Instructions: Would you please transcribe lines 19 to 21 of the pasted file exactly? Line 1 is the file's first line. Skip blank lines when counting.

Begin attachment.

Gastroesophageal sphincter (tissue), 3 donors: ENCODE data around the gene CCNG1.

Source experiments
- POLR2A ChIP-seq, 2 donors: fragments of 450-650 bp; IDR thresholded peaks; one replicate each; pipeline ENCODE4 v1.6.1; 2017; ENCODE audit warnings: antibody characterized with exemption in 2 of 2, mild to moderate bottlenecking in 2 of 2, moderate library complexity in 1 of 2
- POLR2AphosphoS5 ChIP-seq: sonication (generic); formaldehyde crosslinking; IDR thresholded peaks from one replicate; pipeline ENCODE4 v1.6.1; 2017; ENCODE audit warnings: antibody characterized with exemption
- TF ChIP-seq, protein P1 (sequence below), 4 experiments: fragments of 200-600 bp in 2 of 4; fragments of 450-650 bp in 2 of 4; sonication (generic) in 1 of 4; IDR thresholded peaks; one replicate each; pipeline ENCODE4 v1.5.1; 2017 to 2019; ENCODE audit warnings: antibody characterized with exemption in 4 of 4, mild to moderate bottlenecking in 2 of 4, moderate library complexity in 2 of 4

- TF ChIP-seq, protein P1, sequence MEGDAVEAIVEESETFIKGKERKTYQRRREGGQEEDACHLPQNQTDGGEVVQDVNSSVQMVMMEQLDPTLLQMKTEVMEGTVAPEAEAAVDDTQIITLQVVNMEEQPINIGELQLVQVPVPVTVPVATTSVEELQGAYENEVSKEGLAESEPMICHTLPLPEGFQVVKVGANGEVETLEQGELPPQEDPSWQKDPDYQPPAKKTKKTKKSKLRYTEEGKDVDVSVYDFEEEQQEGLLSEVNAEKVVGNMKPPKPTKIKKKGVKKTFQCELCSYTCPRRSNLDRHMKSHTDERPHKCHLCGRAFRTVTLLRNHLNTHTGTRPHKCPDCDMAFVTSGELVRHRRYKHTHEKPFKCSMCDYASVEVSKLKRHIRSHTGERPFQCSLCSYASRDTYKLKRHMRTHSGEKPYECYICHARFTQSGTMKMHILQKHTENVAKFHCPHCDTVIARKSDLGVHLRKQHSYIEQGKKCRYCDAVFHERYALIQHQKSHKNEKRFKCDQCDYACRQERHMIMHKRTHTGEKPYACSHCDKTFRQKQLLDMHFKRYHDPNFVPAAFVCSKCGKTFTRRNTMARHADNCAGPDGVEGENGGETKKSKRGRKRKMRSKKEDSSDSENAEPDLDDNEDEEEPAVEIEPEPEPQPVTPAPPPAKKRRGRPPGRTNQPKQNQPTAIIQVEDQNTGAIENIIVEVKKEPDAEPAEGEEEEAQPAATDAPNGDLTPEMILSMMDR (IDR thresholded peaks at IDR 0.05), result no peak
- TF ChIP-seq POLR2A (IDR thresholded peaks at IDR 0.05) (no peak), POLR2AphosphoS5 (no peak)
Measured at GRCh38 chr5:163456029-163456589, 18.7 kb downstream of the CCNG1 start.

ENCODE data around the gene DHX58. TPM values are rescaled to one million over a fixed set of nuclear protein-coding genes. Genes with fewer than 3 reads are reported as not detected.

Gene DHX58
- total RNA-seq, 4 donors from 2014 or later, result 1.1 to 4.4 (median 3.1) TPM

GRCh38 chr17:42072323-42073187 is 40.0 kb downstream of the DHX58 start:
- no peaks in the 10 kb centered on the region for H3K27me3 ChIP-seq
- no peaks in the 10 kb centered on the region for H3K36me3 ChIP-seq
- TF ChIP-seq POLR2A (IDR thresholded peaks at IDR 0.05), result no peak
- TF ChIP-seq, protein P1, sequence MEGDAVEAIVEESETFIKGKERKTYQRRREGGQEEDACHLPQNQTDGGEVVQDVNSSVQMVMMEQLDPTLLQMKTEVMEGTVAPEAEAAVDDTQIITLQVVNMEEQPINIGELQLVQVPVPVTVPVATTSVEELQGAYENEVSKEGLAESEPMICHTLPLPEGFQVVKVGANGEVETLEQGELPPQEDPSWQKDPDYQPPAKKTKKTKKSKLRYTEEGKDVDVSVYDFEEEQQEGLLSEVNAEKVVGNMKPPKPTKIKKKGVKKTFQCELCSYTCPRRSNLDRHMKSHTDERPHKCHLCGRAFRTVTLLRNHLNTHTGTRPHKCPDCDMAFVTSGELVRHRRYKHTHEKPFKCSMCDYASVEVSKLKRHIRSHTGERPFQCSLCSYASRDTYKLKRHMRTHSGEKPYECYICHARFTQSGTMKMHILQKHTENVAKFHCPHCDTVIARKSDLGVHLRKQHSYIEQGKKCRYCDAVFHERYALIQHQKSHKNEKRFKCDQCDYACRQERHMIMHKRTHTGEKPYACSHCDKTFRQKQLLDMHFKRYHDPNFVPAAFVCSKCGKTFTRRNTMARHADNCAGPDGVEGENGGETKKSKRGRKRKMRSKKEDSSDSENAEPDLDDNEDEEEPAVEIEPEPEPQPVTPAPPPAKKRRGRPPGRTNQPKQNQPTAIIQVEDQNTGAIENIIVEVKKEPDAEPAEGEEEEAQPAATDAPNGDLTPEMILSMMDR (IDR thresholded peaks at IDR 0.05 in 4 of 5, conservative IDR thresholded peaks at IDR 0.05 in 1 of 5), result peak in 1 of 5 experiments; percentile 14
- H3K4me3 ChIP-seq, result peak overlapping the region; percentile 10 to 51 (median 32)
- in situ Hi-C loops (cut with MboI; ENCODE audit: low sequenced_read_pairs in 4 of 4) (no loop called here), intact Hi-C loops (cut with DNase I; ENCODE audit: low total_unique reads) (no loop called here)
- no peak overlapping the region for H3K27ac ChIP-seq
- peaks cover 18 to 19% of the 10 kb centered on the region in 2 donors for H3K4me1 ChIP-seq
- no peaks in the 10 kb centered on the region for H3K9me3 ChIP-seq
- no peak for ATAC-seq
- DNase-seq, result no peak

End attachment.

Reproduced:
- no peak overlapping the region for H3K27ac ChIP-seq
- peaks cover 18 to 19% of the 10 kb centered on the region in 2 donors for H3K4me1 ChIP-seq
- no peaks in the 10 kb centered on the region for H3K9me3 ChIP-seq